How Will Tax Reform Really Affect You?
With all of the "noise" in the news the past few weeks regarding tax reform, it's tough to sort out the substance versus the partisan posturing. While the House and Senate negotiators finish reconciling versions of the plan and emerge from their conference committee with a cohesive bill, it’s worth taking a look at four key provisions of the Senate and House bills that have received the most press and break down the differences and similarities between them.
1) Mortgage interest deduction
What is it: The mortgage interest deduction allows homeowners to reduce their taxable income by the amount of interest paid on their mortgage. It’s only available to taxpayers who itemize, and historically has been used as an incentive for homeownership.
House plan: Places a $500,000 cap on how much interest new homeowners can deduct from their mortgage if they itemize (current homeowners will still be able to deduct $1 million). This version of the plan has infuriated leaders in housing who feel the limit will discourage homeownership. However, as I mentioned in my last blog, most economists are suggesting that any changes to the deduction will have a minimal effect on housing. Some, however, might suggest that because this generally affects only the most wealthy 1%, it could have "unintended consequences" in the trickle-down effect...
Senate plan: Keeps the mortgage interest deduction untouched with the limit remaining at $1 million for new and current homeowners.
2) Standard deduction
What is it: The standard deduction reduces a taxpayer's taxable income based on their filing status. Taxpayers who itemize cannot use the standard deduction. The amount taxpayers can deduct changes each year to keep in line with inflation. Although both chambers propose doubling the deduction, they do vary slightly in terms of the amount by which they will increase.
House: For singles, the deduction would go from $6,350 to $12,200. For married couples filing jointly, the deduction increases from $12,700 to $24,400.
Senate: Singles can deduct up to $12,000 while married couples filing jointly can deduct $24,000.
3) Tax brackets
What is it: Federal tax brackets are the divisions in which individuals are taxed based on their income.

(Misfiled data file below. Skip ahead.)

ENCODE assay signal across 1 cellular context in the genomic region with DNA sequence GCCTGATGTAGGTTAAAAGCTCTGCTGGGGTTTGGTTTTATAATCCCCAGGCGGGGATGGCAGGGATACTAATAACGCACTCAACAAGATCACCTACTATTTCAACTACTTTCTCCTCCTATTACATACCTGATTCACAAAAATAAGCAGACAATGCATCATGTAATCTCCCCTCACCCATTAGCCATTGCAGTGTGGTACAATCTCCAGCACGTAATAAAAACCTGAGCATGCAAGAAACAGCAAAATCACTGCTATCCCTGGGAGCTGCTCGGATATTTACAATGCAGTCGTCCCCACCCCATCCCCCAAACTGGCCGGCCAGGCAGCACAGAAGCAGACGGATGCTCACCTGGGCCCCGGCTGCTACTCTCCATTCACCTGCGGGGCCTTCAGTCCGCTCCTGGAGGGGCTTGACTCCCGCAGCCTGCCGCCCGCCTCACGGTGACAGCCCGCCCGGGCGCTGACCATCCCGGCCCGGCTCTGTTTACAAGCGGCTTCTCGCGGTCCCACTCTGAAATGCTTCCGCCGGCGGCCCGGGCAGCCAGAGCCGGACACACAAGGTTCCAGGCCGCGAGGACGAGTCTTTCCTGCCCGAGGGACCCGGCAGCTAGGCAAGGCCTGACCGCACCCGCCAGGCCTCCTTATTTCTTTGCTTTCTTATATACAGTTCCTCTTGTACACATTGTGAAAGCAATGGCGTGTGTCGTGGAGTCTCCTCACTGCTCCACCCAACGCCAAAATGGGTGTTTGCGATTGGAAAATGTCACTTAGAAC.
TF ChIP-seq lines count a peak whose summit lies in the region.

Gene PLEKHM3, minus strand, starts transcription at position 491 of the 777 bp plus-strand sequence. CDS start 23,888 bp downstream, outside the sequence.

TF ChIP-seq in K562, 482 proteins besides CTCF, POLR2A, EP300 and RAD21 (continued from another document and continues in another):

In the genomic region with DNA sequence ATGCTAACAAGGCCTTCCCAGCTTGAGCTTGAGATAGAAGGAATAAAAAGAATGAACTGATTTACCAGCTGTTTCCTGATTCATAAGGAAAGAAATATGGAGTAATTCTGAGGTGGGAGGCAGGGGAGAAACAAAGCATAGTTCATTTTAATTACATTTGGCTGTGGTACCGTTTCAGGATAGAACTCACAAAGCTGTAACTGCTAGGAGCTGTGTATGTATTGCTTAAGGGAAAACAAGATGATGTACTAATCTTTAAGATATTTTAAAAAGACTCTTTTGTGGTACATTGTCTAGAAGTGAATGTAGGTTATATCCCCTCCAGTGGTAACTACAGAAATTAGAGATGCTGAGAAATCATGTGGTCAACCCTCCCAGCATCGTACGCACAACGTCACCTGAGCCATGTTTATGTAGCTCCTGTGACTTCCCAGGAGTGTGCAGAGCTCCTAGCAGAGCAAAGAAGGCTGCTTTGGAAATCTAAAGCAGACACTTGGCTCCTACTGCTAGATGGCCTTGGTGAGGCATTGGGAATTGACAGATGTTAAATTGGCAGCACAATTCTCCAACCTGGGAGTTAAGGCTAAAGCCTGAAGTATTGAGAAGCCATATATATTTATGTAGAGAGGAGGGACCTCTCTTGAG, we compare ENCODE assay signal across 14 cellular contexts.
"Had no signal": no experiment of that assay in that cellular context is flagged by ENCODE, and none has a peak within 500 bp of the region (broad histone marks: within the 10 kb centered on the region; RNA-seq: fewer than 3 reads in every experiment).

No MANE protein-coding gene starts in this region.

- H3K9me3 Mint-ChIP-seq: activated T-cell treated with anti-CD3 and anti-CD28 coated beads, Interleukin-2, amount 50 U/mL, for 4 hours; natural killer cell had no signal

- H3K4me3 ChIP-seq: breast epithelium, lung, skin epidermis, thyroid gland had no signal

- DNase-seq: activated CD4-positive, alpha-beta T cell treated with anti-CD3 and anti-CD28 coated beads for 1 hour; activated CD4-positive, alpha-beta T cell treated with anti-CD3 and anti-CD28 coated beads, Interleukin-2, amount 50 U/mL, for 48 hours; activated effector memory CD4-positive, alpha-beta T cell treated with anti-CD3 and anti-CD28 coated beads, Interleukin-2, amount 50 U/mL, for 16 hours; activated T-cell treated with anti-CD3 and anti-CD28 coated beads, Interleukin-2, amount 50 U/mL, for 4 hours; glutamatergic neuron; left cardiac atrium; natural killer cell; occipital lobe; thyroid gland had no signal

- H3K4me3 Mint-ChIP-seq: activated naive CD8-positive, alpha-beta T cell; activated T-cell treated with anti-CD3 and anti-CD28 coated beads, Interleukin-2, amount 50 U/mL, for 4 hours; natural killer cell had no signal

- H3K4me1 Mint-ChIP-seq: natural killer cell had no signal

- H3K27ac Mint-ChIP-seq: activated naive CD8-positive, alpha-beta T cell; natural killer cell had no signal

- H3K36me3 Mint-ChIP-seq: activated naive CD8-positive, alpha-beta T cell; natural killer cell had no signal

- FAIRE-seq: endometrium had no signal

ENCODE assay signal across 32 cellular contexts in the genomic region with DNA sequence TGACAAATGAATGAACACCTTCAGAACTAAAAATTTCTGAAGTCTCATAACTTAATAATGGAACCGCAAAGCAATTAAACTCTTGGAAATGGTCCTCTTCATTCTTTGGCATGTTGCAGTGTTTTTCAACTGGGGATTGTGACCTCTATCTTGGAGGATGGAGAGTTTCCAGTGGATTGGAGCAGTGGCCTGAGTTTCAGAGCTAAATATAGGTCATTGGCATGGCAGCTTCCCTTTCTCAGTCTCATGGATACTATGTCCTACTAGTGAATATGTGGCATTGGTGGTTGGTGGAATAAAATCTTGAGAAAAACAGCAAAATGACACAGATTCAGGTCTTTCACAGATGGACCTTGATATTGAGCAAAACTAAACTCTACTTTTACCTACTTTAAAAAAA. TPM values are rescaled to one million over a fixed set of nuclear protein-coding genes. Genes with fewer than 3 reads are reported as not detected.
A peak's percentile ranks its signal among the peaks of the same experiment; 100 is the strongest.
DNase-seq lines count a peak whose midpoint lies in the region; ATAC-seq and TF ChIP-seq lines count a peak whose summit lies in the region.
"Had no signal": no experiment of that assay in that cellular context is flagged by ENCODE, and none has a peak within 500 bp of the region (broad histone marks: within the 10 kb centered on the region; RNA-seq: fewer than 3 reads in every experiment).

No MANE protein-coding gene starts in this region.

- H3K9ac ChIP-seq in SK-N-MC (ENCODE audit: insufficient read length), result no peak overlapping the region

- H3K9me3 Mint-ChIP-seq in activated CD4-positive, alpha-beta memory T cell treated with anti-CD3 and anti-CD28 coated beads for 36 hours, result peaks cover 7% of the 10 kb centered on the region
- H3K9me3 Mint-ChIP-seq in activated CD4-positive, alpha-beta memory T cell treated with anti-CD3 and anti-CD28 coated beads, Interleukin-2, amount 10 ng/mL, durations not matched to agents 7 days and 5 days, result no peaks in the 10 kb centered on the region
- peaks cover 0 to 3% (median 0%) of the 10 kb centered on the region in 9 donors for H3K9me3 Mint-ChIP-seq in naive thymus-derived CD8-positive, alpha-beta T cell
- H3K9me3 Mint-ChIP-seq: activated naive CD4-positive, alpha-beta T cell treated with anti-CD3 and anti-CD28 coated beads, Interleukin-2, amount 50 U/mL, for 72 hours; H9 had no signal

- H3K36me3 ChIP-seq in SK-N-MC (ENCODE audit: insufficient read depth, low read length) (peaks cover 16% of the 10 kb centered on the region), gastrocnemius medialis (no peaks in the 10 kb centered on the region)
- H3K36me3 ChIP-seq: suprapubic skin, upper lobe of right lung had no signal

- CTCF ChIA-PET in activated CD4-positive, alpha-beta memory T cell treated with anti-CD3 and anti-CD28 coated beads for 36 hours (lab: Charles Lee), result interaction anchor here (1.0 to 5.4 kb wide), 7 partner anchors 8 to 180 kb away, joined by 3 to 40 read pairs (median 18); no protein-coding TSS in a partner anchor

House: Reduces the number of tax brackets from seven to four. Currently, the brackets are 10 percent, 15 percent, 25 percent, 28 percent, 33 percent, 35 percent and 39.6 percent. Under the House plan, the new rates would be 12 percent, 25 percent, 35 percent and 39.6 percent.
Senate: Keeps the seven federal tax brackets intact but changes the rate at which taxpayers’ income is taxed. In the Senate’s bill, the new rates would be 10 percent, 12 percent, 22 percent, 24 percent, 32 percent, 35 percent and 38.5 percent.
4) Property taxes
What is it: A tax based on the value of property an individual owns — including the land and improvements — and is assessed by local municipalities or governments.
House and Senate: Currently, taxpayers who itemize can deduct local and state taxes. Both chambers are proposing to eliminate those deductions but keep the property tax deduction intact, BUT, with the caveat that Property owners would only be able to deduct up to $10,000 on their property taxes.
Anyone not in the top income brackets are not as likely to be affected by changes to the Mortgage Interest Deduction, especially combined with the fact that you must also itemize on your tax returns for this to apply. But if this doesn't apply to you, the Standard Deduction increase will definitely be beneficial to those in lower income brackets. The cap on the Property Tax deduction has the potential to affect a LOT more people in the Central Texas area, however. And while I'm sure that the federal economists, tax experts and actuaries have done their math in advising these new tax brackets, the biggest question or concern (per Mark Sprague, a Texas Real Estate Economist ) are the "unintended consequences" that tend to occur when sweeping policy changes such as these are enacted.